Tales of Malaysia Islands

Stories are ways humans preserved histories.

Long and short tales of different genres, mostly fantasy or horror. Some passed to protect certain establishments, some passed to exploit certain establishments, and some crafted and passed in the mere sense of hoping to explain a phenomenon they couldn’t understand.

Myths and legends are very personal tales, and believing them, for some, is a hobby to collect. Like antiques and artefacts. For some, it’s amusing. Some others, it’s hilarious. And others, they sincerely take up such tales and legends inside them to understand and process.

However humans process or create them, they just never get old. We’ve a brief list of such popular legends you can look into and think on, and even perhaps, give your own touch to expand!

Mahsuri’s Legend

Kota Mahsuri Pulau Langkawi
Kota Mahsuri, Pulau Langkawi

One of the most popular legends is that of Langkawi Island’s. The legend of Mahsuri’s curse that made the island barren for generations is a well-known story. Once, there was a beautiful woman name Mahsuri, who was so beautiful that she was envied by everyone. When her husband is out to fight in a war, she gives generous shelter to a stranger. It so happens that, people use this chance and accuse her of adultery. Death penalty is given, and despite her pleading her chastity, no one believes her. She is stabbed, and then, white blood flows out of her own, proving her purity. She curses the island to be barren for seven generations. She is believed to have a tomb on the island even today.

The Lake of the Pregnant Maiden

Tasik Dayang Bunting (Lake of Pregnant Maiden)
Tasik Dayang Bunting (Lake of Pregnant Maiden)

In the same Langkawi Island stands the Lake of the Pregnant Maiden. The name itself may help you guess what the legend may be about – so a celestial maiden had a child with a mortal. But the child unfortunately died. In pain, the maiden buried the child where the lake stands. The lake is believed to be blessed by her, and the waters of the lake are believed to give divine strength and help maidens who bathe there to conceive a child.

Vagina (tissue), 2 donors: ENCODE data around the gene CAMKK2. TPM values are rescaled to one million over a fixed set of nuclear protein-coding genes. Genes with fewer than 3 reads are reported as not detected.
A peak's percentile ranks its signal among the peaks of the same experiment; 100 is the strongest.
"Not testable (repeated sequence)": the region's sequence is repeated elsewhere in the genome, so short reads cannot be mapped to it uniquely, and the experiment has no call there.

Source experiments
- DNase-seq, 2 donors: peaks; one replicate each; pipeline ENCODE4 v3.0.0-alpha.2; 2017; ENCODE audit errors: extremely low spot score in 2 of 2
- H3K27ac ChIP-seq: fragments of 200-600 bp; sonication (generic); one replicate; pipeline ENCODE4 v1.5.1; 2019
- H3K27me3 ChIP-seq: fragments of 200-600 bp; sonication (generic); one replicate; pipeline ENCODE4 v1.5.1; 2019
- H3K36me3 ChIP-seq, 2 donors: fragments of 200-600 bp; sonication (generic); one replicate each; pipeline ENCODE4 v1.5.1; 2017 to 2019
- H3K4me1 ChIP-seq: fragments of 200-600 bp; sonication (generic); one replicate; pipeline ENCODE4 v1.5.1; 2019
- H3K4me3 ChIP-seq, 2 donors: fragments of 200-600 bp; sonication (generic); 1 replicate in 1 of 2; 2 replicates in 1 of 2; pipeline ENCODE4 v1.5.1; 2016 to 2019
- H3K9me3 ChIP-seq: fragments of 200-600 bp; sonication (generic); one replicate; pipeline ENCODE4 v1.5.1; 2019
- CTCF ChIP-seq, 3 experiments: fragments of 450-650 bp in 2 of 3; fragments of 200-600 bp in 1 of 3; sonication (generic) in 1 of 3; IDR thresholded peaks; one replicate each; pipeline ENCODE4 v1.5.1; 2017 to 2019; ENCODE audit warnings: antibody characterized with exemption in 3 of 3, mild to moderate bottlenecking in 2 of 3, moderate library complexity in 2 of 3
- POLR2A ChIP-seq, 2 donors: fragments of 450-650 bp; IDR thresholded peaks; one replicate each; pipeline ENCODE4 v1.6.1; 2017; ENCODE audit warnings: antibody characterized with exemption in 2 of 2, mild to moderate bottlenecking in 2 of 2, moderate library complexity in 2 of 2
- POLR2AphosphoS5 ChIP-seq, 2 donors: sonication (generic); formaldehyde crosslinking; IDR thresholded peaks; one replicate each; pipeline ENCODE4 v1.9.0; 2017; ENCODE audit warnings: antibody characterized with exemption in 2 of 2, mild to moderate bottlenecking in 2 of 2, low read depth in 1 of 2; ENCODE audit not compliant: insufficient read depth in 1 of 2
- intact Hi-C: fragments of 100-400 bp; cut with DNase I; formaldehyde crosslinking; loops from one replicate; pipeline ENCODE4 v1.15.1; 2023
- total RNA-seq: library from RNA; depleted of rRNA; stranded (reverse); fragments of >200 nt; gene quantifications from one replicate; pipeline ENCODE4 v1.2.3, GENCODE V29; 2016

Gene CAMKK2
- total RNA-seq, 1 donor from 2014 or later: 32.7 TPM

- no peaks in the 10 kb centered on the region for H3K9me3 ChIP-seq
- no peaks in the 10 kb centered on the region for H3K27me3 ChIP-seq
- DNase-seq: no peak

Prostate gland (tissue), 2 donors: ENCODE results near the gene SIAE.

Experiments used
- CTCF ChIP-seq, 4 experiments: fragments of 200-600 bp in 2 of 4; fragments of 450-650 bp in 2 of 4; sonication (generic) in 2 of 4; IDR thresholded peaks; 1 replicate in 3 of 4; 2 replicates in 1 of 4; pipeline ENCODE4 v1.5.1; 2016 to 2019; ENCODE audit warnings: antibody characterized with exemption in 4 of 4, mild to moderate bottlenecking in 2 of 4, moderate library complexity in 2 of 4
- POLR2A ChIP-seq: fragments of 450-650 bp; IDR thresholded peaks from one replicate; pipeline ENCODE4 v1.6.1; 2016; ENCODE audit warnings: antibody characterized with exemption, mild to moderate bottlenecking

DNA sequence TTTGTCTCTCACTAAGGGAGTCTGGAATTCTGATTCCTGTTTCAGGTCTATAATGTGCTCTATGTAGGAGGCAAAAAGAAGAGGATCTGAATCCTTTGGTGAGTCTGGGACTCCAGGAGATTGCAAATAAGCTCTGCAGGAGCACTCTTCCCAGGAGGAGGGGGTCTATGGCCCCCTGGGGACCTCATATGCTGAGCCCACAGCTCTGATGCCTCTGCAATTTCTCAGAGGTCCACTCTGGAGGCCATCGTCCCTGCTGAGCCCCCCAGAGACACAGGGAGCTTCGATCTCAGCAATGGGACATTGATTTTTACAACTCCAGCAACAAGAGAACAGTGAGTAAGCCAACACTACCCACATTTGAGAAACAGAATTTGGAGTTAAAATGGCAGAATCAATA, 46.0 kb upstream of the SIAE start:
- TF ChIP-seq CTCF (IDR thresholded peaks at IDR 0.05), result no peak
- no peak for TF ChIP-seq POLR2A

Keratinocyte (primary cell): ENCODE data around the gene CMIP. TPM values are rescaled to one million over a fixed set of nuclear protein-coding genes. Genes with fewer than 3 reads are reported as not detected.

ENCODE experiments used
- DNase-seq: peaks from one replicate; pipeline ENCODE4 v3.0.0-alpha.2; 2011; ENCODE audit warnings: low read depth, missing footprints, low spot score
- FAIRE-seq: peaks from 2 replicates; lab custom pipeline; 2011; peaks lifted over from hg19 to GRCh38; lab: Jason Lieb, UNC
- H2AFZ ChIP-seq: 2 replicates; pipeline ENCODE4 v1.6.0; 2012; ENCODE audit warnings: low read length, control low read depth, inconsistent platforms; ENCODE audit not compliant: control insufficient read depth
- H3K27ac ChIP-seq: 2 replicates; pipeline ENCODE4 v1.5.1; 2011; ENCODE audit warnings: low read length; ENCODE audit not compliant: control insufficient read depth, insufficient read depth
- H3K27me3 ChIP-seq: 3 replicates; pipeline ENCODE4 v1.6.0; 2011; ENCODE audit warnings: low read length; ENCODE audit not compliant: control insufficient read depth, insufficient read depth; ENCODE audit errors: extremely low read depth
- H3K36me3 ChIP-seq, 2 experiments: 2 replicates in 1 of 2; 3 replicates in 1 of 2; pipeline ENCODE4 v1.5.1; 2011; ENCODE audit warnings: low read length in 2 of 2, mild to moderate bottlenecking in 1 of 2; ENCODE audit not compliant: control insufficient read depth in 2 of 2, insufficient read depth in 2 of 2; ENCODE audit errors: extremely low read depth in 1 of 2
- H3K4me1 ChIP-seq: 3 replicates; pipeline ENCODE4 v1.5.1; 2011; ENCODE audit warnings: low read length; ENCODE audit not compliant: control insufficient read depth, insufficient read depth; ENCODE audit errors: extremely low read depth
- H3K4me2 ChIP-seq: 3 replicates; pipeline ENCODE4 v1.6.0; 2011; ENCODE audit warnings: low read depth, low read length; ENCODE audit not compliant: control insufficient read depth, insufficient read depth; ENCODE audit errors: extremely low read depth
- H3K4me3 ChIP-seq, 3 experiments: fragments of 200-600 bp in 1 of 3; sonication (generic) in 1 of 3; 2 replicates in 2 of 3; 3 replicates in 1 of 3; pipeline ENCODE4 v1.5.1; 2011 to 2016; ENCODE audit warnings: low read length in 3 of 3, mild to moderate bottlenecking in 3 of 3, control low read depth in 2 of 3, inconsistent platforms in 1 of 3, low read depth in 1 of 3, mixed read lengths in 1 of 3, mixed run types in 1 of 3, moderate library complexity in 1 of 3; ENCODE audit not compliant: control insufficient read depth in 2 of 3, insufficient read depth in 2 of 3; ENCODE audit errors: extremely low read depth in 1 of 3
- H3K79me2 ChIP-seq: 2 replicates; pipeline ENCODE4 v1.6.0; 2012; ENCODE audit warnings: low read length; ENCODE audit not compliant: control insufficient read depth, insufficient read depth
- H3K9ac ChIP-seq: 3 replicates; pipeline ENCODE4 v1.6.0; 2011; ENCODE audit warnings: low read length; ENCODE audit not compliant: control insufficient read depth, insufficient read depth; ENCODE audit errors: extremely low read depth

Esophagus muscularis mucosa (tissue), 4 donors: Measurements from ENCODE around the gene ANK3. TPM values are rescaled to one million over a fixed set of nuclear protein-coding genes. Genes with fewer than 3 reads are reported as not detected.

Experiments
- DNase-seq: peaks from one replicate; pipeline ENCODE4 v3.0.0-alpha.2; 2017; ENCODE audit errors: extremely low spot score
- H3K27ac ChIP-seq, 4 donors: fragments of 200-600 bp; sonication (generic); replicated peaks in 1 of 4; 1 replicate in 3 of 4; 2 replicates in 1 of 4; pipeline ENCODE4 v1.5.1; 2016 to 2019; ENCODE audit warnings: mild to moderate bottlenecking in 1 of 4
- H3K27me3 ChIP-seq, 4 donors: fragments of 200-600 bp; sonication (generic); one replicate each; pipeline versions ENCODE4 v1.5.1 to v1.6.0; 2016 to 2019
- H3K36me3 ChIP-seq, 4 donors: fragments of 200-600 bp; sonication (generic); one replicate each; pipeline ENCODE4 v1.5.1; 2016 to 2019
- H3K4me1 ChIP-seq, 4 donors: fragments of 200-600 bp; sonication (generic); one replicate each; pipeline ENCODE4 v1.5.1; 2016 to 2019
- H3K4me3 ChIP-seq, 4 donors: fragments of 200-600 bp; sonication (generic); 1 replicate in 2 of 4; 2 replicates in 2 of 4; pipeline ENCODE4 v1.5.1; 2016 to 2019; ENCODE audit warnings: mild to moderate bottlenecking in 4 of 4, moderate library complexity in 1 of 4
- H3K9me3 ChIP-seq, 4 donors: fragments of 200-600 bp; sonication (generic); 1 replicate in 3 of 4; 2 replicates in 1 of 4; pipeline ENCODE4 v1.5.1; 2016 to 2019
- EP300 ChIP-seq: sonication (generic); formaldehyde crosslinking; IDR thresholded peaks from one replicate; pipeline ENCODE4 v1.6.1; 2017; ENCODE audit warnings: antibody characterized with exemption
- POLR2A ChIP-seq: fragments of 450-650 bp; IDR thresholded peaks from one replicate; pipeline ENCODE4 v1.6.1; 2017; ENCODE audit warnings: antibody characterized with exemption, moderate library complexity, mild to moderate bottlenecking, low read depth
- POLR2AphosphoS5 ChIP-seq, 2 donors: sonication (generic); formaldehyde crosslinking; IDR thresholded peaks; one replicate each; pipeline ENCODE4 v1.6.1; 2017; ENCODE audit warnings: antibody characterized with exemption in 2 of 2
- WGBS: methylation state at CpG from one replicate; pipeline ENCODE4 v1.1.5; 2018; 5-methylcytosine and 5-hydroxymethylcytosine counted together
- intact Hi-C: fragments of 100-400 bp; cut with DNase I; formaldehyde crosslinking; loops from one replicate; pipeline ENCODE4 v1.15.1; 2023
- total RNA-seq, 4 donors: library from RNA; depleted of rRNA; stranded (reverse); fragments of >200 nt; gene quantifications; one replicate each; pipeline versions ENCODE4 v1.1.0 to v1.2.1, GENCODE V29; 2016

The Giant Serpent

In the Perhentian Islands, once, there lived a giant serpent who was called Naga Pulau Berjuang. When another giant serpent threatens this Island, the serpent sets out to battle it to protect the Island. The impact of their battle is believed to have caused a tract in the hill of the Island. Since this huge poisonous snake is legendary and divine, it is believed to be the reason for the absence of poisonous snakes on the Island.

The Dragon Island

Dragon Horns, Pulau Tioman
Dragon Horns, Pulau Tioman

The volcanic mountain and two horn-like structures on the Tioman Island has led to the creation of legends with dragons. One legend says that a dragon princess while crossing the sea was enchanted by the waters that she decided to be there. Another legend says that Island is actually a cursed dragon prince who was prohibited to meet his sister.

Fairy Lake

Telaga Tujuh Waterfalls
Telaga Tujuh Waterfalls, Pulau Langkawi

Another Malaysian Island story is that of the beautiful and lush flora around Telega Tujuh Waterfalls, Langkawi Island, is believed to be the house of fairies. The water is believed to have healing properties because of that.

There are also some horror stories. Definitely, more if you visit. Redang Island is taken to be a cursed island where people die mysteriously, and people give some recorded instances of French toursists who underwent that. An abandoned resort on Lang Tengah Island has been warned that, there may be ghosts to haunt!

Whether any of these tales are true or not, they give us interesting insights into humans and their understanding of the world. It also gives us a lot of creative space to create and think.

This article is brought to you by Summer Bay Resort.

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What other legends do you know of? Let us know in the comments!

(Image credits to respective owners.)

(NOTE: The above list is only a compilation of heard and collected legends, and not historically or spiritually researched primary data.)